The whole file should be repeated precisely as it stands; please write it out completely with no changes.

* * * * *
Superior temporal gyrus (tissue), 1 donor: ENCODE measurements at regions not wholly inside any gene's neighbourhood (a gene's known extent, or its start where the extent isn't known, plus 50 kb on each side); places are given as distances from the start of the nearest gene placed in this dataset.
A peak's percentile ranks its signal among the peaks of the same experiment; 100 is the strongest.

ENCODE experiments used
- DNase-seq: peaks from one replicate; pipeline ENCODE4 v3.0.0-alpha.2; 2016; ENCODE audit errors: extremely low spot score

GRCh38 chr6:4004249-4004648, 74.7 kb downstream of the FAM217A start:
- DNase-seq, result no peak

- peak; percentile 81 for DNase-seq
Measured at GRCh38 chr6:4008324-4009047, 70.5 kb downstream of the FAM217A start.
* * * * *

Superior temporal gyrus (tissue), 1 donor: ENCODE measurements at regions not wholly inside any gene's neighbourhood (a gene's known extent, or its start where the extent isn't known, plus 50 kb on each side); places are given as distances from the start of the nearest gene placed in this dataset.
A peak's percentile ranks its signal among the peaks of the same experiment; 100 is the strongest.

ENCODE experiments used
- DNase-seq: peaks from one replicate; pipeline ENCODE4 v3.0.0-alpha.2; 2016; ENCODE audit errors: extremely low spot score

GRCh38 chr6:4004249-4004648, 74.7 kb downstream of the FAM217A start:
- DNase-seq, result no peak

- peak; percentile 81 for DNase-seq
Measured at GRCh38 chr6:4008324-4009047, 70.5 kb downstream of the FAM217A start.